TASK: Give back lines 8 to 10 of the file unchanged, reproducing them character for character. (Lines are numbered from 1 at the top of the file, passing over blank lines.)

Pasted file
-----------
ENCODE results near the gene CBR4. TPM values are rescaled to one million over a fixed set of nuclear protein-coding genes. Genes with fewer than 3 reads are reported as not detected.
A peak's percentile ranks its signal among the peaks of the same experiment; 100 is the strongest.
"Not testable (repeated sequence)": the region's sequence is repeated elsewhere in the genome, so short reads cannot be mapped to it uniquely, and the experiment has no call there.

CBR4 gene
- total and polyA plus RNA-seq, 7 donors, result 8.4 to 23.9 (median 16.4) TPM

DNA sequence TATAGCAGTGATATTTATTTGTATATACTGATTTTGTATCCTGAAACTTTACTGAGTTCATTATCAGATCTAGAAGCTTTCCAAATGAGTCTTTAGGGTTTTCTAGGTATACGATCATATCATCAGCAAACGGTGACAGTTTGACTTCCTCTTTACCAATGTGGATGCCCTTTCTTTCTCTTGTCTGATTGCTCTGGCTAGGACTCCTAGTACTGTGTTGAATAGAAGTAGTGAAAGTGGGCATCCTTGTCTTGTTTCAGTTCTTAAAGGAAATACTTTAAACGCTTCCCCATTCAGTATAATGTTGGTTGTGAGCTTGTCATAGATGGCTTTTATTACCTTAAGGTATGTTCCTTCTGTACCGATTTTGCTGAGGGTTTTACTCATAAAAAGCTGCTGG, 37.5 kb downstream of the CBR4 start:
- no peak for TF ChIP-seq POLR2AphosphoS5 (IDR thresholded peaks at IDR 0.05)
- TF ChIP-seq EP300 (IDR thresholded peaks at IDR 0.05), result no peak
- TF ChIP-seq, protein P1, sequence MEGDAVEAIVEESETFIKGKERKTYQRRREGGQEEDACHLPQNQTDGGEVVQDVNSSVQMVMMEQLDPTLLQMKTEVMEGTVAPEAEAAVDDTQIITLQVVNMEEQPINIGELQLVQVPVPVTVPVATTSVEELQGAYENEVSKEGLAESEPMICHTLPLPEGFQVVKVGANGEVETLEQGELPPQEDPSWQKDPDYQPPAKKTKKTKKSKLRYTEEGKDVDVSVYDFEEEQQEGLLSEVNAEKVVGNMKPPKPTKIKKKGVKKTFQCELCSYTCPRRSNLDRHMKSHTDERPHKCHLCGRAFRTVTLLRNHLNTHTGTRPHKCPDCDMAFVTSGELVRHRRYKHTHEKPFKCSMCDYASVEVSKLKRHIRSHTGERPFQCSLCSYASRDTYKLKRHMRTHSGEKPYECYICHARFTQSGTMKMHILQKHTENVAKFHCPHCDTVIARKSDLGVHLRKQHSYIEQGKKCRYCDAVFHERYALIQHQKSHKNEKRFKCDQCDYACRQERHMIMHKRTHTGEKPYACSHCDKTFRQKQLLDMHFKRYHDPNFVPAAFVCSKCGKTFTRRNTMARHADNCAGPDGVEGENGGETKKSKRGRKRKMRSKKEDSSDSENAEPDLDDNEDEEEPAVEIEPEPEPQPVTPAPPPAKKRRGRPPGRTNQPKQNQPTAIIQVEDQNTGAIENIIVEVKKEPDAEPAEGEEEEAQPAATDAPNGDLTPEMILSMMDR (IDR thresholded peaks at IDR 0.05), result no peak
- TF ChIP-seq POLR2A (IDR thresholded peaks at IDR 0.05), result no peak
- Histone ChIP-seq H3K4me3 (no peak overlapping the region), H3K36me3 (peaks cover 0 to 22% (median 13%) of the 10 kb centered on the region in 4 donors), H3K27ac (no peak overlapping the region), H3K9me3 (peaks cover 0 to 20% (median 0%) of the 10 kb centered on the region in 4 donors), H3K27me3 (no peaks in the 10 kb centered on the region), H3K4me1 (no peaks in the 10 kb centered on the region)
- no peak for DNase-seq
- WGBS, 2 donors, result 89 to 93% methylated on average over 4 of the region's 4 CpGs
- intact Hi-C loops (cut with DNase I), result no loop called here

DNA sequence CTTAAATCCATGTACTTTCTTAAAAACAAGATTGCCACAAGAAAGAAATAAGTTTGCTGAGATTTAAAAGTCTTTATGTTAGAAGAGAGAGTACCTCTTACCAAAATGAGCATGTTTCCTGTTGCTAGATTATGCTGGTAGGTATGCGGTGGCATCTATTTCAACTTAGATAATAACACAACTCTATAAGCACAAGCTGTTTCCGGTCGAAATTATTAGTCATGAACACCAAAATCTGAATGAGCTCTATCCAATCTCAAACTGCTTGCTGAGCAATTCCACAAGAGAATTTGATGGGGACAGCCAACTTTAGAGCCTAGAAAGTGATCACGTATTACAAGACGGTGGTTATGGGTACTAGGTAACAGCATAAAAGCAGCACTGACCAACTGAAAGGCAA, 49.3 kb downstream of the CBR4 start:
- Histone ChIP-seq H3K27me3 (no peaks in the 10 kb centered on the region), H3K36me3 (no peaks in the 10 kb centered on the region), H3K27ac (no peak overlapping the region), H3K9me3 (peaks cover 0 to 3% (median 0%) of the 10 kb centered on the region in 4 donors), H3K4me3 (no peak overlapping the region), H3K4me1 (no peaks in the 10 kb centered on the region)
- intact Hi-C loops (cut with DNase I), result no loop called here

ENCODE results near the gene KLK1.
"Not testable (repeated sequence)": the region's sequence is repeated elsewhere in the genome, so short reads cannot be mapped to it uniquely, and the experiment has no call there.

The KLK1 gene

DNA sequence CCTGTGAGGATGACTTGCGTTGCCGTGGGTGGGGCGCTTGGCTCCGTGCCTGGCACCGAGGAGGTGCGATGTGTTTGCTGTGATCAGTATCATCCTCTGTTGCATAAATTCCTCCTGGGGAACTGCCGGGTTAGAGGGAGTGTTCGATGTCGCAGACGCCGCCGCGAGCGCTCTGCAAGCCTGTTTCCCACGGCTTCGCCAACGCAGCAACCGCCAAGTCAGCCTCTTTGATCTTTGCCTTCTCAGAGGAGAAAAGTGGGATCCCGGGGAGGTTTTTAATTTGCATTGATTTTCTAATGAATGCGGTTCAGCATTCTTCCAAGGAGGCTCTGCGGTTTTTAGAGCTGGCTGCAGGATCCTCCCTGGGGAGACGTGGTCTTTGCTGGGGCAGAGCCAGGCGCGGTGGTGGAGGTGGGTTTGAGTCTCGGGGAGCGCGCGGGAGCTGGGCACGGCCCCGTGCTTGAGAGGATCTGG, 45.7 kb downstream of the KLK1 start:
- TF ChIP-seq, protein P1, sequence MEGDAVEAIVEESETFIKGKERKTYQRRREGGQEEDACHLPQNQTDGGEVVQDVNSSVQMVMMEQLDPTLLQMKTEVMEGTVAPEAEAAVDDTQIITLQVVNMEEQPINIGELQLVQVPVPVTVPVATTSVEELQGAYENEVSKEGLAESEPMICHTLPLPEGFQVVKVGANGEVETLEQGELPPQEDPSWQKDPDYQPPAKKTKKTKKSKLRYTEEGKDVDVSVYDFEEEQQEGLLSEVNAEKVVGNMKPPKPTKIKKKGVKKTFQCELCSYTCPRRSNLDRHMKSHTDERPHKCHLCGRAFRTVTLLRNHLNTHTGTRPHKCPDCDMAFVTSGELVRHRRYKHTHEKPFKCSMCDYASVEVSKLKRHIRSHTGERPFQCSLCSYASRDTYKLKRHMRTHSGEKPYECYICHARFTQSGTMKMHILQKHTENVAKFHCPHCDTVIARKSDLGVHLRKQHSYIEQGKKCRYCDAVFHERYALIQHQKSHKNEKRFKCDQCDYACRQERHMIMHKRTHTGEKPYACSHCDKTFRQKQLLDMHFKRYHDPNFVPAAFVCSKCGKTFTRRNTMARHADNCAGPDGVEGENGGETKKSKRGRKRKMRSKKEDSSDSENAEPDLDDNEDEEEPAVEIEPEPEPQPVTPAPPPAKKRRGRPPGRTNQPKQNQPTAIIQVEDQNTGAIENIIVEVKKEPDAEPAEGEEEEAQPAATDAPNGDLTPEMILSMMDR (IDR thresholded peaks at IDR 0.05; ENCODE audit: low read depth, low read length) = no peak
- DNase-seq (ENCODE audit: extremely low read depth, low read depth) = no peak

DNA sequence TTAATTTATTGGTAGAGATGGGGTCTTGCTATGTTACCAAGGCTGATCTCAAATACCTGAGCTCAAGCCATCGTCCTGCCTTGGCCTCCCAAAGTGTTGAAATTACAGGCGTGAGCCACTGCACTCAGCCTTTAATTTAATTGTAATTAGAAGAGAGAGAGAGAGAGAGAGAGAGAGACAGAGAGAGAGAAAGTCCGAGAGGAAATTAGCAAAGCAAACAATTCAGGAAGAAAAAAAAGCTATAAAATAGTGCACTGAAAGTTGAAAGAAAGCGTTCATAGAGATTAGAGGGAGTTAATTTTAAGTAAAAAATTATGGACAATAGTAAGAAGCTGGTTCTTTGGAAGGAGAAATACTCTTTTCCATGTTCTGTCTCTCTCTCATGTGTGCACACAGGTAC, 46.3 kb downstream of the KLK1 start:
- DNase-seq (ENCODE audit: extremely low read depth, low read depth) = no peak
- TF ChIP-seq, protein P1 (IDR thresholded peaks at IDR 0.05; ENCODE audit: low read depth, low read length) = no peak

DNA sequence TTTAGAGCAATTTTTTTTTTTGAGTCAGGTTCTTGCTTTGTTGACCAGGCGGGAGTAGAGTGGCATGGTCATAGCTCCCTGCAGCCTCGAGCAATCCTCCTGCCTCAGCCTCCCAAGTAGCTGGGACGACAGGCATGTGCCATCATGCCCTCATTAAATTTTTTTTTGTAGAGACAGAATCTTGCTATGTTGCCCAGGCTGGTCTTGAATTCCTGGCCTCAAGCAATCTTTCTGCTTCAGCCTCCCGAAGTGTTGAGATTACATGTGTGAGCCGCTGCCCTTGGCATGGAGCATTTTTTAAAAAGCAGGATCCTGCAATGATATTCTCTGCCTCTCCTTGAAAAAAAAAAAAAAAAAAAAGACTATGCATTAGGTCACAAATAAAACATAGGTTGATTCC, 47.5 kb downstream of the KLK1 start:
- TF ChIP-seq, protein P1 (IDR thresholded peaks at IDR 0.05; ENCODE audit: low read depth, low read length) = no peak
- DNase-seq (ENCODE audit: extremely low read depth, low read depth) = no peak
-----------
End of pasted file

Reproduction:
- TF ChIP-seq EP300 (IDR thresholded peaks at IDR 0.05), result no peak
- TF ChIP-seq, protein P1, sequence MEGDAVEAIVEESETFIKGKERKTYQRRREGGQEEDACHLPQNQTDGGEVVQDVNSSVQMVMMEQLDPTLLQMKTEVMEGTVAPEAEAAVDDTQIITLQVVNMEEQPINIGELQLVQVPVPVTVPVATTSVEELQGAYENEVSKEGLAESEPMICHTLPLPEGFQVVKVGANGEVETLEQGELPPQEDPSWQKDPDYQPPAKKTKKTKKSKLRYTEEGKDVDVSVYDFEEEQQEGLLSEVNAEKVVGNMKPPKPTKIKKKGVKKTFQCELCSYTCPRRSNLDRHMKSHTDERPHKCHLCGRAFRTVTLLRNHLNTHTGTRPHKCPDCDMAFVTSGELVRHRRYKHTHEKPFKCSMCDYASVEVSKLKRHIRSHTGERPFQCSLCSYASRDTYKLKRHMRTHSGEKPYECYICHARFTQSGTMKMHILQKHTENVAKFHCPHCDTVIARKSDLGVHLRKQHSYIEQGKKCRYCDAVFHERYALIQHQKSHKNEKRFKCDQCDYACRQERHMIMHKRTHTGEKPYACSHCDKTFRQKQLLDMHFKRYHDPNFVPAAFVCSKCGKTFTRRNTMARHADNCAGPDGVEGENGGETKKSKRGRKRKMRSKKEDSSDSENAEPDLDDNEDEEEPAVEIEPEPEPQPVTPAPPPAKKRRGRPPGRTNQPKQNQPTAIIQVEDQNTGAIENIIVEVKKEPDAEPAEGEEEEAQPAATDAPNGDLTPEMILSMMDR (IDR thresholded peaks at IDR 0.05), result no peak
- TF ChIP-seq POLR2A (IDR thresholded peaks at IDR 0.05), result no peak